I only had a short amount of time to play with the computer today, but thanks to a very knowledgable friend, I got a known-good DOS 6.2 image with some disk utilities written to a floppy and booted.
The image was provided as a 1.44MB floppy image, so at least I could be sure to bypass the requirement of having a 1.2MB-capable 3-mode floppy drive. My Catweasel again choked on writing it out, with lots of errors throughout the write.
DiskImage3, a recommended utility for writing PC98 images to disk, also choked and failed the write. After thinking about it for awhile, I first reformatted the floppy disk from Windows as a regular 1.44MB and then restarted the DiskImage3 process. This time, it succeeded, and I was able to boot to MS-DOS 6.2 on this computer for the first time.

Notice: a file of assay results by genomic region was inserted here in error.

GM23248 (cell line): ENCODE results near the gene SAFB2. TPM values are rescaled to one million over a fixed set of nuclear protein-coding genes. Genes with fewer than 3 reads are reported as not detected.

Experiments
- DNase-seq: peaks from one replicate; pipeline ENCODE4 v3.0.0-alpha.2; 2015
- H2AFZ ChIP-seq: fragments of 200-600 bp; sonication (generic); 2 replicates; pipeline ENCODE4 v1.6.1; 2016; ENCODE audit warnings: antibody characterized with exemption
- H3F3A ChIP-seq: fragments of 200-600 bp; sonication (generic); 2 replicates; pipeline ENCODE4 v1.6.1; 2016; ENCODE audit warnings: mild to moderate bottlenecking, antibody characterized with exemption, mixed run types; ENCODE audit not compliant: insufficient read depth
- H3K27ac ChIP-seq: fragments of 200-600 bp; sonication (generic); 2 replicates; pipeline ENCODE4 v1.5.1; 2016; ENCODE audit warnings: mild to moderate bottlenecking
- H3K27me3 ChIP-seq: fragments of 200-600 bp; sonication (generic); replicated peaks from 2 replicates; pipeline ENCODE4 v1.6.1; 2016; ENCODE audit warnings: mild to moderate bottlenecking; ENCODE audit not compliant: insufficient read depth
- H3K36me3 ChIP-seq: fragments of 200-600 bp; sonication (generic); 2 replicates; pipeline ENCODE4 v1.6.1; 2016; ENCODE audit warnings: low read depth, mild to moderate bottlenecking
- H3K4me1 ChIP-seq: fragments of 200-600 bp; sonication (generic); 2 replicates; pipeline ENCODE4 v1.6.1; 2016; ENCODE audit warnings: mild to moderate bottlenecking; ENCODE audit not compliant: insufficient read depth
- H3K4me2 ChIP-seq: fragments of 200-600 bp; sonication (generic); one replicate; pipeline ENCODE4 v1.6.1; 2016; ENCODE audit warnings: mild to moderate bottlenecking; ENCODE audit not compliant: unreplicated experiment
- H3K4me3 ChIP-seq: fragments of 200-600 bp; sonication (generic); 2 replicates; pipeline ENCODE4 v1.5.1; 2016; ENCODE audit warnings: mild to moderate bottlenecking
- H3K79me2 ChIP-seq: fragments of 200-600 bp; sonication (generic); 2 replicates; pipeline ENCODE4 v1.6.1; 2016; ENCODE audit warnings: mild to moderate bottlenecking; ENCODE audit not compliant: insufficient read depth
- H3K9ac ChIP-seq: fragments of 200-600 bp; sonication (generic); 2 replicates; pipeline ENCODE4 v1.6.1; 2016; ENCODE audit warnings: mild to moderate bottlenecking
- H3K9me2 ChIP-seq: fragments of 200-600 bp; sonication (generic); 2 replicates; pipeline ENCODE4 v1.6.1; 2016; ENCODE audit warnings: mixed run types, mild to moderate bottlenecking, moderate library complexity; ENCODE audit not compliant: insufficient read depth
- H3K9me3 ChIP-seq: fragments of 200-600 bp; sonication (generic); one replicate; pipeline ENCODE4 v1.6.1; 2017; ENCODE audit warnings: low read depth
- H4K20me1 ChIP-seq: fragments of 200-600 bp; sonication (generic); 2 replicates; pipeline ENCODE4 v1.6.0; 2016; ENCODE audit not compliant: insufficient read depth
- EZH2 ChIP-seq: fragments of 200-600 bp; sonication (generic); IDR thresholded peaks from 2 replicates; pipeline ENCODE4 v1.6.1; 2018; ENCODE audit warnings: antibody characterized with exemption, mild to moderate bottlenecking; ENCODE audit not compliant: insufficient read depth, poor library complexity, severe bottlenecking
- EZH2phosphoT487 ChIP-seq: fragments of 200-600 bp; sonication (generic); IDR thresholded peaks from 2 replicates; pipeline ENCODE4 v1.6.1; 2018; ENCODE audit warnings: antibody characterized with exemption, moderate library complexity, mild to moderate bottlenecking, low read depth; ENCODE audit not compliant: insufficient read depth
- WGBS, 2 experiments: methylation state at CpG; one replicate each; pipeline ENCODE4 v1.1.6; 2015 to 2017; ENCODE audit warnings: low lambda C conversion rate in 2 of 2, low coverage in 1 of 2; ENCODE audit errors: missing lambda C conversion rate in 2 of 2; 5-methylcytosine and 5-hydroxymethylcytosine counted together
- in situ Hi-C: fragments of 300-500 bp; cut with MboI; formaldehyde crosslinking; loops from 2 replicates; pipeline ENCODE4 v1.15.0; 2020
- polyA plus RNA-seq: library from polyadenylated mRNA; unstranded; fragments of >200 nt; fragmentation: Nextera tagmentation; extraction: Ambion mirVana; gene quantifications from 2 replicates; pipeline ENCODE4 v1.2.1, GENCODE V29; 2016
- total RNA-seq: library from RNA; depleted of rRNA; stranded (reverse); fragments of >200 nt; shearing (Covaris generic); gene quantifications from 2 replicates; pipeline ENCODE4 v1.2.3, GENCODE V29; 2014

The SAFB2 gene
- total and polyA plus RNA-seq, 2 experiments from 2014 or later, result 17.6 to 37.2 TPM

I don’t understand the Catweasel internals well enough to speculate, but I will anyway. Perhaps there was some low-level format issue on the disk that could not be overcome by either tool until it got a fresh format. It worked great making Amiga floppies, but those are all written to 720K double-density disks that were already in MS-DOS format.
From now on, I will try to format high-density disks before imaging them. I will update this post if I ever figure out what the problem with the Catweasel was.